Employing phylogenomics to resolve the relationships among Cnidarians, Ctenophores, Sponges, Placozoans, and Bilaterians

Whelan, Nathan V., Kocot, Kevin M. and Halanych, Kenneth M. (2015). Employing phylogenomics to resolve the relationships among Cnidarians, Ctenophores, Sponges, Placozoans, and Bilaterians. In: Annual Meeting of the Society for Integrative and Comparative Biology, West Palm Beach, Florida, United States, (1084-1095). 3-7 January 2015. doi:10.1093/icb/icv037


Author Whelan, Nathan V.
Kocot, Kevin M.
Halanych, Kenneth M.
Title of paper Employing phylogenomics to resolve the relationships among Cnidarians, Ctenophores, Sponges, Placozoans, and Bilaterians
Conference name Annual Meeting of the Society for Integrative and Comparative Biology
Conference location West Palm Beach, Florida, United States
Conference dates 3-7 January 2015
Convener Society for Integrative and Comparative Biology
Journal name Integrative and Comparative Biology   Check publisher's open access policy
Place of Publication Oxford, United Kingdom
Publisher Oxford University Press
Publication Year 2015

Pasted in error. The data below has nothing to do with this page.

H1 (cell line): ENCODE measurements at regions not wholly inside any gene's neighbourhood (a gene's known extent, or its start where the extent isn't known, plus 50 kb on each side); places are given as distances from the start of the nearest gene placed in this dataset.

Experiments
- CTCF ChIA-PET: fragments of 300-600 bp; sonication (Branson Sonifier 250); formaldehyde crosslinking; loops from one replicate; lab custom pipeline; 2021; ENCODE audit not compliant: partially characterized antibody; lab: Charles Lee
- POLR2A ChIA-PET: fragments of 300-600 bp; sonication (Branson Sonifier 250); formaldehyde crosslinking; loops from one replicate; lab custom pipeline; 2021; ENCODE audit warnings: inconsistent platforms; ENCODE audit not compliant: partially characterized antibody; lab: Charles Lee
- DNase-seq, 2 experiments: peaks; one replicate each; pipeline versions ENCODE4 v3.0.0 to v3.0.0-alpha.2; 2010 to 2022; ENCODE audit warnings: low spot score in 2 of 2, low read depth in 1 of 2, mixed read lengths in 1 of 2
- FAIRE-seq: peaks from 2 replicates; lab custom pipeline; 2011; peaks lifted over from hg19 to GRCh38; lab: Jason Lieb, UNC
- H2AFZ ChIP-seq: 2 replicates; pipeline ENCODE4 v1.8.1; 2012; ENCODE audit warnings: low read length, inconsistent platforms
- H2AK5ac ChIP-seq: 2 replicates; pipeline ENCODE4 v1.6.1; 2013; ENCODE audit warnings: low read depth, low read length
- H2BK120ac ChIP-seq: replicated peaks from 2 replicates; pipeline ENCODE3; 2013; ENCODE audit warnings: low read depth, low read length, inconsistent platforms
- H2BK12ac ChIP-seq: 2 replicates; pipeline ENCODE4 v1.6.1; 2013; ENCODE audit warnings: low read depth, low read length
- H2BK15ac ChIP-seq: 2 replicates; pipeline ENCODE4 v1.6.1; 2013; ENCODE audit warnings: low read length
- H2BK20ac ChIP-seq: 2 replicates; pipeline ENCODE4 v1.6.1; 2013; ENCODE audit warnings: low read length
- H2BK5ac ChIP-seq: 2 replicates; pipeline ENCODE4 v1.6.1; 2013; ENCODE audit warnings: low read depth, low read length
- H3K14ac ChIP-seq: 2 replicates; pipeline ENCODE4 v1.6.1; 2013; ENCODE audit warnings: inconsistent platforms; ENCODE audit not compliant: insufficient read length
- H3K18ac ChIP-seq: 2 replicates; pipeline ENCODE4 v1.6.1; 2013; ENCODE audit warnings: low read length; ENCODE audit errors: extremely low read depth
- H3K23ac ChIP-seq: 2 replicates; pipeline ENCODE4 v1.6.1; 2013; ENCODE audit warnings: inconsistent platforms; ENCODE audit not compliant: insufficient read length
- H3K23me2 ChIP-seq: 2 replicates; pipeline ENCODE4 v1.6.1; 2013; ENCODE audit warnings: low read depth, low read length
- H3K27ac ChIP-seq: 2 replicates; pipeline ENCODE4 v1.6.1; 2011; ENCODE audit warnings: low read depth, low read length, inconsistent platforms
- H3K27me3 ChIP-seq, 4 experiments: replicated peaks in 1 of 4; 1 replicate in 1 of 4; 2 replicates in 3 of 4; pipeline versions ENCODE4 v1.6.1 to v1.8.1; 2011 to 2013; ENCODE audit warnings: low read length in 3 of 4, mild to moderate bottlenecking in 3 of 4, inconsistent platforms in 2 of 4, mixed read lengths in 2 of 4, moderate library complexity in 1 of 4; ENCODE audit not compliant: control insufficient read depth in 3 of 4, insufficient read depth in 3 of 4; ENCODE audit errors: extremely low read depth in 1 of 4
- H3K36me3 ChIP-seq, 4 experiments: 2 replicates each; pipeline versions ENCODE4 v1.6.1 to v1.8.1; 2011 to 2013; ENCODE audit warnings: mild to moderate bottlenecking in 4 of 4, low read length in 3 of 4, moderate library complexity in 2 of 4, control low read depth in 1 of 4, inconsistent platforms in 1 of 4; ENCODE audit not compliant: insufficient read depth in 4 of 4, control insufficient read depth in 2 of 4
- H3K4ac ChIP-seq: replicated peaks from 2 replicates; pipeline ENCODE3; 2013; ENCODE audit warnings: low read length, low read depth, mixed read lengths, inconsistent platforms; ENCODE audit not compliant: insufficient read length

Sub-type Fully published paper
DOI 10.1093/icb/icv037
ISSN 1557-7023
1540-7063
Volume 55
Issue 6
Start page 1084
End page 1095
Total pages 12
Collection year 2016
Language eng
Formatted Abstract/Summary
Despite an explosion in the amount of sequence data, phylogenomics has failed to settle controversy regarding some critical nodes on the animal tree of life. Understanding relationships among Bilateria, Ctenophora, Cnidaria, Placozoa, and Porifera is essential for studying how complex traits such as neurons, muscles, and gastrulation have evolved. Recent studies have cast doubt on the historical viewpoint that sponges are sister to all other animal lineages with recent studies recovering ctenophores as sister. However, the ctenophore–sister hypothesis has been criticized as unrealistic and caused by systematic error. We review past phylogenomic studies and potential causes of systematic error in an effort to identify areas that can be improved in future studies. Increased sampling of taxa, less missing data, and a priori removal of sequences and taxa that may cause systematic error in phylogenomic inference will likely be the most fruitful areas of focus when assembling future datasets. Ultimately, we foresee metazoan relationships being resolved with higher support in the near future, and we caution against dismissing novel hypotheses merely because they conflict with historical viewpoints of animal evolution.
Q-Index Code C1
Q-Index Status Provisional Code
Institutional Status UQ

Document type: Conference Paper
Collections: Official 2016 Collection
School of Biological Sciences Publications
 
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